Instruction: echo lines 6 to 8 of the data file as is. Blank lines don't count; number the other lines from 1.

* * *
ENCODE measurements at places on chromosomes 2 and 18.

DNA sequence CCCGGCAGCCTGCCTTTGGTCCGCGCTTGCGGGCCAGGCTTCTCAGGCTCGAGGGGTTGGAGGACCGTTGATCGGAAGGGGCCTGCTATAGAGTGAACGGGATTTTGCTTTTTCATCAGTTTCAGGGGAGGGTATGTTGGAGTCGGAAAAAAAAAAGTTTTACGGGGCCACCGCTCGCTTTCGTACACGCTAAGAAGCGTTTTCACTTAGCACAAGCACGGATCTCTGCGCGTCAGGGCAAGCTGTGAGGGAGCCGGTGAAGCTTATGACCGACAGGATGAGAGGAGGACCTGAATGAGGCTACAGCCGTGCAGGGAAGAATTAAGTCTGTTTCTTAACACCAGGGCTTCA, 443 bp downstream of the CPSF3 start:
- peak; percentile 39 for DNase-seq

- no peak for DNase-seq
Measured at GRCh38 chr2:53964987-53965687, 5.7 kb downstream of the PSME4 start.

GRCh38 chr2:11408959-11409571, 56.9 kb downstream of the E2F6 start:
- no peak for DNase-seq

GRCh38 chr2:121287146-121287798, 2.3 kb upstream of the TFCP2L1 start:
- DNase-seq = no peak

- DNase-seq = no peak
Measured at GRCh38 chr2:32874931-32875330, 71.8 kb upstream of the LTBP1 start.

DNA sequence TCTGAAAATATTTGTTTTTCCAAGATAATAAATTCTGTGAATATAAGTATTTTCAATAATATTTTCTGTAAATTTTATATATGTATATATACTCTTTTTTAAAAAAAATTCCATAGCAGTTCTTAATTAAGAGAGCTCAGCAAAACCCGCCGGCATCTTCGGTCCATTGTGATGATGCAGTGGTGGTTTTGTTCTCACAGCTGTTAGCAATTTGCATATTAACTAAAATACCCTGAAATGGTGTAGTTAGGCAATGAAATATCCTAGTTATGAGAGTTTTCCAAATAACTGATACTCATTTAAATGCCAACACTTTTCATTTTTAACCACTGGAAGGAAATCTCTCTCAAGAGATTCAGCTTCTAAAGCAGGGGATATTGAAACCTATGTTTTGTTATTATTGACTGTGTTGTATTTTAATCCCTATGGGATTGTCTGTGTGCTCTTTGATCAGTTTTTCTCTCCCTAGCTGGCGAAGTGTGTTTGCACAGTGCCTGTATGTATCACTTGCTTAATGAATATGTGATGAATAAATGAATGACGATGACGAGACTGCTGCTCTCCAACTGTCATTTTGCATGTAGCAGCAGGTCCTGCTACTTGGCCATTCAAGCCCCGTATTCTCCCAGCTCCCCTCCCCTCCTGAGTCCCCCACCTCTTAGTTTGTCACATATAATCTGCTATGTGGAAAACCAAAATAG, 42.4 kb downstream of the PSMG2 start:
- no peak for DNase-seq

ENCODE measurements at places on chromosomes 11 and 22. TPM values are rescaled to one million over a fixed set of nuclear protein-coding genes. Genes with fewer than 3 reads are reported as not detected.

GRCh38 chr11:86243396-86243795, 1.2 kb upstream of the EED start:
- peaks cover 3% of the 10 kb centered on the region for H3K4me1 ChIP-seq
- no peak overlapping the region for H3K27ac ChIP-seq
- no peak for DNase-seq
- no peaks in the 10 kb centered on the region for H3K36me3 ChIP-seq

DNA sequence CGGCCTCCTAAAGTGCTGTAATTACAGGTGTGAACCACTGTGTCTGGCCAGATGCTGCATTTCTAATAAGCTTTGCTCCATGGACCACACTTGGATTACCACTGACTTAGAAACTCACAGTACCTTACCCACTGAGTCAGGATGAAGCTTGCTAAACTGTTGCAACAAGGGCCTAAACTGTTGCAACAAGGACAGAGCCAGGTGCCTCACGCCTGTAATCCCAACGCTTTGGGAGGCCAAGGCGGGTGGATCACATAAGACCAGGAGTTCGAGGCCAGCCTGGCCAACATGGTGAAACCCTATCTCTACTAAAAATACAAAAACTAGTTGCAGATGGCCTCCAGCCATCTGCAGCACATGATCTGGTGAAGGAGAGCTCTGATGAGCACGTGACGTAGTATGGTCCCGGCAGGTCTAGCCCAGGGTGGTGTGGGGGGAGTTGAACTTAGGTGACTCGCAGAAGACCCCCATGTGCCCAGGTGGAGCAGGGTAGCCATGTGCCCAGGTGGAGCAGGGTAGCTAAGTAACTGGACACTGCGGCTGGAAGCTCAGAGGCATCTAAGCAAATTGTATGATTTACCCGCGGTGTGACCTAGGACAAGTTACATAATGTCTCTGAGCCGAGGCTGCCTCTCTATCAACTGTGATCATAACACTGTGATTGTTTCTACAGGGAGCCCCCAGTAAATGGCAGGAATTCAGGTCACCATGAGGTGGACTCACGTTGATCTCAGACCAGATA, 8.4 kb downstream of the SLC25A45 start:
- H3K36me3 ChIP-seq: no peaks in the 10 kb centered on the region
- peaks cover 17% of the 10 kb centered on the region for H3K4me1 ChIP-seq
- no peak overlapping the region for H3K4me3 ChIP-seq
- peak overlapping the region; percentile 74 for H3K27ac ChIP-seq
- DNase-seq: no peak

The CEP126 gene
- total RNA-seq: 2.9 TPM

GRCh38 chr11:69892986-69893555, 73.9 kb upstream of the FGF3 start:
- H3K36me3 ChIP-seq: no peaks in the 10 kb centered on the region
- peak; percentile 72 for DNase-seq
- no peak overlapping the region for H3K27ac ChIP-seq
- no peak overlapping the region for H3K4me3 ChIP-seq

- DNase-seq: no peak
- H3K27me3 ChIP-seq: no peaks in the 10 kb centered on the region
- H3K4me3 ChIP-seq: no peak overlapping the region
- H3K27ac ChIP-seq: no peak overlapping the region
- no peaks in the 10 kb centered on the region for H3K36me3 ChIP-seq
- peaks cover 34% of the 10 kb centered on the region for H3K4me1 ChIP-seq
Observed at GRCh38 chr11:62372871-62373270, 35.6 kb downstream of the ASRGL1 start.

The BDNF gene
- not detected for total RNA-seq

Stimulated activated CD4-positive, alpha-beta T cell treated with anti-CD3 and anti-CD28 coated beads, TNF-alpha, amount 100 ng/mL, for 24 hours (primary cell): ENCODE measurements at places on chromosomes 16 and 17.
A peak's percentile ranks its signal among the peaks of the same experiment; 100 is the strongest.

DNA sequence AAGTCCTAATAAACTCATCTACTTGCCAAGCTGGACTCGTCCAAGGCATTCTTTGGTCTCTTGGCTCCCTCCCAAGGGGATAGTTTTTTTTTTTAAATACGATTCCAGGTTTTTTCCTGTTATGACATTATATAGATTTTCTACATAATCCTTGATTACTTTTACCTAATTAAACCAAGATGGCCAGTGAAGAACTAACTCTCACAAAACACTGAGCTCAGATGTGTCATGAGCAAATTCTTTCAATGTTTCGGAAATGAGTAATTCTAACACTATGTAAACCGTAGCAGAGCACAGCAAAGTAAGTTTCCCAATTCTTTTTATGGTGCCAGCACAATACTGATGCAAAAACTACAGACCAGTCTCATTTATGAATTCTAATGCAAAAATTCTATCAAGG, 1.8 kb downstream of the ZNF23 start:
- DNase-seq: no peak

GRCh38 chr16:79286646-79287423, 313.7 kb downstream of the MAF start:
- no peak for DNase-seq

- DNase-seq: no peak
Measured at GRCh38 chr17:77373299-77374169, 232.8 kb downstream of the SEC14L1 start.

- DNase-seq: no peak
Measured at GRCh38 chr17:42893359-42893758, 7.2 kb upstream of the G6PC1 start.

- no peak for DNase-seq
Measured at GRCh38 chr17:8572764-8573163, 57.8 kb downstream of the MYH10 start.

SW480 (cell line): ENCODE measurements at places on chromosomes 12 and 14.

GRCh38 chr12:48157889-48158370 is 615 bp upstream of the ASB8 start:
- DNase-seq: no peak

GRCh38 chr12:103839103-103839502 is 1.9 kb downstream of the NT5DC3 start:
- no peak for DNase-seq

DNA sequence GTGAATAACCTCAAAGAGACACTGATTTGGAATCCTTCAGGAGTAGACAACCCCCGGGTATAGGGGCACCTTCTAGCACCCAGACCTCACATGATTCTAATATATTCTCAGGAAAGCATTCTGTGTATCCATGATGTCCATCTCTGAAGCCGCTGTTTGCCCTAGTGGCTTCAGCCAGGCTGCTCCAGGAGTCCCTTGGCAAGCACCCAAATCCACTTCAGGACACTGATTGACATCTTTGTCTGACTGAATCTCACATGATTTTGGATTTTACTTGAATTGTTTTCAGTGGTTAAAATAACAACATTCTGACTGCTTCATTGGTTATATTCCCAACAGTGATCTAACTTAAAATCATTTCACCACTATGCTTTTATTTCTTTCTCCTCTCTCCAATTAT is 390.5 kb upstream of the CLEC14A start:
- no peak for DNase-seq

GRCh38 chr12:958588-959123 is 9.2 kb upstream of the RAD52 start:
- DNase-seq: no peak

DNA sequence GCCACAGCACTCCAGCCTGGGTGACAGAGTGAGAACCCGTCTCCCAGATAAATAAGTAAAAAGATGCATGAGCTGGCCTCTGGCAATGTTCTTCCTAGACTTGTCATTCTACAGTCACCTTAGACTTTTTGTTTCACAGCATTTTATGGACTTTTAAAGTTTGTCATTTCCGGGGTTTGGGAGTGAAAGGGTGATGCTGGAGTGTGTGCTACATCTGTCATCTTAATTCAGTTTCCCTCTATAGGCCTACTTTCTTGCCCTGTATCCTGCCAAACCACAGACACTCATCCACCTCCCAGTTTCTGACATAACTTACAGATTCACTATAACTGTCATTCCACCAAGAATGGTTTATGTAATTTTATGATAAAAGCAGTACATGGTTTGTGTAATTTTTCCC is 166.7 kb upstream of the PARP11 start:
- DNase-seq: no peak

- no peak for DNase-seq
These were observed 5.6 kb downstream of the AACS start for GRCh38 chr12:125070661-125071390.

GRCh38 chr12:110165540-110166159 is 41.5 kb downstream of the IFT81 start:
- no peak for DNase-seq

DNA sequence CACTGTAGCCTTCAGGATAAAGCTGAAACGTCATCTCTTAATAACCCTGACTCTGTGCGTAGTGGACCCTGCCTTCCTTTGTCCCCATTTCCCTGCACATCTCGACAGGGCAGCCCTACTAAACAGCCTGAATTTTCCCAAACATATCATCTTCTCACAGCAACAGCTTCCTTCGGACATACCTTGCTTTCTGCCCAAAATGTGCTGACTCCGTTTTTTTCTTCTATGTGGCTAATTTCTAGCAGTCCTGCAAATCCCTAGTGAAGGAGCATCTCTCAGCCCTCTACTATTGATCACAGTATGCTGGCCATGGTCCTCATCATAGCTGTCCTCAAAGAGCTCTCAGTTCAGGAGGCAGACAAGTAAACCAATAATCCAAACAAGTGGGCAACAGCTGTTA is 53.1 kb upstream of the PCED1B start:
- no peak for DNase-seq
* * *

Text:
GRCh38 chr2:11408959-11409571, 56.9 kb downstream of the E2F6 start:
- no peak for DNase-seq

GRCh38 chr2:121287146-121287798, 2.3 kb upstream of the TFCP2L1 start: